I am instantly wary of any performance that promises me ‘audience engagement’, viewing a trip to the theatre as a chance to escape into the anonymity of darkness rather than to be dragged onto the stage. That being said, Mac’s latest project, The Woods, offered the kind of engagement that was neither awkward nor intrusive, but simply allowed its visitors to become immersed in the surreal world of the actors. The Woods is an intimate piece that combines art and theatre and manages to feel both natural and necessary.

The Woods, a creation of local artist Jane Packman, is staged at Mac in Birmingham. It sees Mac’s gallery transformed: when you enter – in a move that feels distinctly Narnian – you are enclosed in a densely wooded glade offering flickering glimpses of the trivialities of everyday life. The project is described as a ‘sensory experience’, a chance for visitors’ role to evolve into touching, smelling, feeling and, above all, indispensable members of the production. The Woods is more than just a work of theatre; it incorporates installation and creative workshops to allow the audience to project their own imaginations onto the carefully crafted set.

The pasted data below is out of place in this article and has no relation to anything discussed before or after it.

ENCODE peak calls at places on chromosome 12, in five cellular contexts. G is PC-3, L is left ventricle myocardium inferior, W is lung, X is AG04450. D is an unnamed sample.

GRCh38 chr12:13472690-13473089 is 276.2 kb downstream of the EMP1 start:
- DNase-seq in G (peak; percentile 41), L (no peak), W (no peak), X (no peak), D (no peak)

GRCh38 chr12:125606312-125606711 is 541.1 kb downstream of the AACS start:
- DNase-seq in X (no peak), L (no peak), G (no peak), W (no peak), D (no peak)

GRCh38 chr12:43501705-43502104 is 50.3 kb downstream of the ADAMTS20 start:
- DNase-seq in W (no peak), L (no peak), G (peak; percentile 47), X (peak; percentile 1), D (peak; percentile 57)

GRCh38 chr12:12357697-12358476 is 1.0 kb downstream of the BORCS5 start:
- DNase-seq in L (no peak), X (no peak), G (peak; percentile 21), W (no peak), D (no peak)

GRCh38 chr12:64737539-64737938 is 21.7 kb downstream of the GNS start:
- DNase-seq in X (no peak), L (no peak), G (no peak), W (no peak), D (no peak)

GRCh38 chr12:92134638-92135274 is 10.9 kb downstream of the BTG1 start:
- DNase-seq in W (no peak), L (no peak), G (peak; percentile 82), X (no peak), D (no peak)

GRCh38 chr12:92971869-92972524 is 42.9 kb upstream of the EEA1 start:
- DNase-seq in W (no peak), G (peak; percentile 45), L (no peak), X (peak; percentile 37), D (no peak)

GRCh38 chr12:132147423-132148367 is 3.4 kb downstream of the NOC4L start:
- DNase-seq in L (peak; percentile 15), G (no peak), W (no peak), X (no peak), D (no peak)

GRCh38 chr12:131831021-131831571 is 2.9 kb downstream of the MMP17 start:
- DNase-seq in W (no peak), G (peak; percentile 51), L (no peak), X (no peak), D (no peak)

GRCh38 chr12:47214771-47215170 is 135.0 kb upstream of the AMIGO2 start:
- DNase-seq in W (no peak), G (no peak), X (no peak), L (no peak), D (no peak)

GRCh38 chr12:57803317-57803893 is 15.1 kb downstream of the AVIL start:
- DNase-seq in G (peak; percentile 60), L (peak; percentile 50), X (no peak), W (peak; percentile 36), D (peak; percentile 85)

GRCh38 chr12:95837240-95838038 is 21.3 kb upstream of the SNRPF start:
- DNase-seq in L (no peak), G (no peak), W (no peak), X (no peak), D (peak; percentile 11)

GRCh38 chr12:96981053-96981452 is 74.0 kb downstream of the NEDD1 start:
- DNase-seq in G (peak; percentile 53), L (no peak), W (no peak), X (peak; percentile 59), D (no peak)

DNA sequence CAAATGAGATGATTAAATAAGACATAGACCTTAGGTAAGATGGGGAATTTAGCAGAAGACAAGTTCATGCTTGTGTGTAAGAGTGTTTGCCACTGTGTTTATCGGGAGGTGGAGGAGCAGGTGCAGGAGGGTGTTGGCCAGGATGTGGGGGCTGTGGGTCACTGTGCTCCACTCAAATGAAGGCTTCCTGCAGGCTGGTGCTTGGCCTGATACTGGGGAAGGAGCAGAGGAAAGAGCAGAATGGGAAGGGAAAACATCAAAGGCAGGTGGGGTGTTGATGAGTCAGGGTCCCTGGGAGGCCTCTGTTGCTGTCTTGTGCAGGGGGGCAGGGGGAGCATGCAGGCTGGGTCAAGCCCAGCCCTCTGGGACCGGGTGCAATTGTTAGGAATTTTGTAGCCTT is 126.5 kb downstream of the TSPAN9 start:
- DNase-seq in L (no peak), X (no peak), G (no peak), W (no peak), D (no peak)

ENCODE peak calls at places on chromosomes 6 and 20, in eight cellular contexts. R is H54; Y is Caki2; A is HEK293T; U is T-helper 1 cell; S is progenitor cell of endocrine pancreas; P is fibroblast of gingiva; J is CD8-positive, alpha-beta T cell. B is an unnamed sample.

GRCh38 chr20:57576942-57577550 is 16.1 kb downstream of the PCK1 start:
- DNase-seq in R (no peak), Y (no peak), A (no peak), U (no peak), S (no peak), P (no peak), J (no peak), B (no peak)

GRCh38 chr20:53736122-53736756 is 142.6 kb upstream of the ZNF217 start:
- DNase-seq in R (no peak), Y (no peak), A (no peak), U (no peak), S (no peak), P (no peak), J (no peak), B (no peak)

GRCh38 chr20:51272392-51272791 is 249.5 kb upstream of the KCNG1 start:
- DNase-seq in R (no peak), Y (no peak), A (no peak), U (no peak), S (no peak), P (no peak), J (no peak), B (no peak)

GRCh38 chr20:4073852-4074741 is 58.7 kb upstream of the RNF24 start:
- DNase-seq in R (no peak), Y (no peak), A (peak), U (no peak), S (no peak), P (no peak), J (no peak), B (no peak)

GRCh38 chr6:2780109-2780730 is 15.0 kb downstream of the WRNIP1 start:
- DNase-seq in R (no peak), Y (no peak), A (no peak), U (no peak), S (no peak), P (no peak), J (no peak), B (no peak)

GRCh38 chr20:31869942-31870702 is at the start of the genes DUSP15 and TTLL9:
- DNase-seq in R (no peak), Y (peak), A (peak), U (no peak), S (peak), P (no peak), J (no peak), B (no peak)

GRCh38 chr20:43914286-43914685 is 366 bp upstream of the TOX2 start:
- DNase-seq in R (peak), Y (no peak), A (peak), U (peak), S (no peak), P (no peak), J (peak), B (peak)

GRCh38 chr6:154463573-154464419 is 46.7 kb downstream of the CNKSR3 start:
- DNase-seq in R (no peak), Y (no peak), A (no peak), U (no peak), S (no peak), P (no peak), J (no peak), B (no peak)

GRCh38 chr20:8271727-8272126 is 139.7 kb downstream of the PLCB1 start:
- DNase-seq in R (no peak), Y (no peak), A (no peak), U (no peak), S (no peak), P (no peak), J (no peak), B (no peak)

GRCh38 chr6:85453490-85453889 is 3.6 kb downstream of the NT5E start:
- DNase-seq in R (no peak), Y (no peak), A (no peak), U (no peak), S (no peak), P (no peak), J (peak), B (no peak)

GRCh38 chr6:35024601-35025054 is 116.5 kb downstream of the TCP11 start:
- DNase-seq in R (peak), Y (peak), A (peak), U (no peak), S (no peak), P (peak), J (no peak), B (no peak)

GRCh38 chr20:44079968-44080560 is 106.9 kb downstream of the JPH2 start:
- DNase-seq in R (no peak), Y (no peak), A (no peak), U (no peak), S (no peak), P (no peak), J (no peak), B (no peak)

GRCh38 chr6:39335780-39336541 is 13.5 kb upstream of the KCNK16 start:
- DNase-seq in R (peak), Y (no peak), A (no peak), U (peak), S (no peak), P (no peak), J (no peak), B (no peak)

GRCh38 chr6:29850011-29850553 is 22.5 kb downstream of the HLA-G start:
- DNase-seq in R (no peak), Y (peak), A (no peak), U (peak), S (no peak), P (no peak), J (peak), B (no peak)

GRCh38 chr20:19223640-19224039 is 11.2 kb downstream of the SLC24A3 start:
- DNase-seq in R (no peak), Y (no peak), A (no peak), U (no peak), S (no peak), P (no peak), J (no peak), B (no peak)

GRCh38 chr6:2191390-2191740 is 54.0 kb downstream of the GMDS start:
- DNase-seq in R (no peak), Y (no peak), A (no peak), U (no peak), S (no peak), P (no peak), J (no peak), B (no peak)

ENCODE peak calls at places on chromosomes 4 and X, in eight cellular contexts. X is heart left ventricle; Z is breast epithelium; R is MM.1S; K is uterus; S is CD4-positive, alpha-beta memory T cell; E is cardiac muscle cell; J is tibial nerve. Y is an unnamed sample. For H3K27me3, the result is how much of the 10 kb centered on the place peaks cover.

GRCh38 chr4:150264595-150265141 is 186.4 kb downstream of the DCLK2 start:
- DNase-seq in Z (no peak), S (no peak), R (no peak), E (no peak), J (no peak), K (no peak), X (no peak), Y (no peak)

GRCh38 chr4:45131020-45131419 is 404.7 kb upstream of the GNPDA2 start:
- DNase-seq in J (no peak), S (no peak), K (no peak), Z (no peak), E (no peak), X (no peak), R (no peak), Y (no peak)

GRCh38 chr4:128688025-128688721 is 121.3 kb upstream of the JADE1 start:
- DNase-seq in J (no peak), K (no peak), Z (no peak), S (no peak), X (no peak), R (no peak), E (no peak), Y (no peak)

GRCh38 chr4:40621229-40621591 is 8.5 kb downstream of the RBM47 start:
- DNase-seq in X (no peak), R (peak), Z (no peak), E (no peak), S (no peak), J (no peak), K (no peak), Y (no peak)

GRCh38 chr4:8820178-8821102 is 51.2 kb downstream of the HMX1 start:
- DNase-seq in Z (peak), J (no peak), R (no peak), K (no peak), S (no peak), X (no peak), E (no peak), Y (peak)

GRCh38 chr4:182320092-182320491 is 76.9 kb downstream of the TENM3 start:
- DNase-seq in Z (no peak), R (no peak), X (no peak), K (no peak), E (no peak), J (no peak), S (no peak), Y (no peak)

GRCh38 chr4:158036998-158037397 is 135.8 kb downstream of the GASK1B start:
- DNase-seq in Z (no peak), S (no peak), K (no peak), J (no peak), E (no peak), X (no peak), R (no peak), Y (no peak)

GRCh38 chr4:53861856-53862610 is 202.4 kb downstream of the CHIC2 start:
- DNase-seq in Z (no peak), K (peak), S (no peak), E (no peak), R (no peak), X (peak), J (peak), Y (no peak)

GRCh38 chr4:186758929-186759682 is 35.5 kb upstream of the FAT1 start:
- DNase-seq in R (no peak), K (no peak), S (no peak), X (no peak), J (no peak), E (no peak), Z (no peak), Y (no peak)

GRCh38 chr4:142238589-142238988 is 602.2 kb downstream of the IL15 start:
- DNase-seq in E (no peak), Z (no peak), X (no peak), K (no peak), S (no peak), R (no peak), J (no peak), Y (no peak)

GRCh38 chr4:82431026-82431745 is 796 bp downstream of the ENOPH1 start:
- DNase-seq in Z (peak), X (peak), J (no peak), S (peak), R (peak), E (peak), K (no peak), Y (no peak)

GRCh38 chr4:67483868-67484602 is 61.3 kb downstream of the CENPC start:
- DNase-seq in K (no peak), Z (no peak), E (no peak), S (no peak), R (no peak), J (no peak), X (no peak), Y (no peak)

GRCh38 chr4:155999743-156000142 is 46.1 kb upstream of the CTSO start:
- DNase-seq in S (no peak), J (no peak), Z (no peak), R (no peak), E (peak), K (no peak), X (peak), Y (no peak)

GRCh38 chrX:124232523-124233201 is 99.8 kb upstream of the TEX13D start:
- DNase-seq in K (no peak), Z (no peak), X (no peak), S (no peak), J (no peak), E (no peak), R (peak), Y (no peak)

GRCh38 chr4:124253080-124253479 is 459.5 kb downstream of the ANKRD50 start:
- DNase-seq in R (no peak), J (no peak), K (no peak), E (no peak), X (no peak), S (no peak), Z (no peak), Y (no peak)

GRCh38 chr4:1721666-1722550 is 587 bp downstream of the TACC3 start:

Inspired by what Packman labels as “an autumn spent under the trees”, The Woods sees a strong cast – anchored by Chris Gunter’s multi-faceted depiction of grief – express the complex emotions that surface following a death. The performance inextricably links individual sorrow with the mysterious surroundings of the woods, tying human emotions to the ebb and flow of the natural world. The themes of loss and acceptance are prevalent, with the company evoking the reassuring repetitiveness of a daily routine as the one stable entity amongst the turmoil of grief. The piece suggests, somewhat comfortingly, that in the richly layered environment of nature, a human loss is never completely eradicated but remains ever-present.

The Woods is not an easily defined production. It stands alone as an innovative experience not to be missed, especially by those who are lovers of both art and theatre. It is not a performance that allows you to hide behind your role as a spectator, nor does neatly wrap up its numerous ambiguities. It does, however, guarantee a thought-provoking insight into humanity that will leave you pondering your own existence.

The Woods played at the MAC Birmingham. For other shows and information, see their website.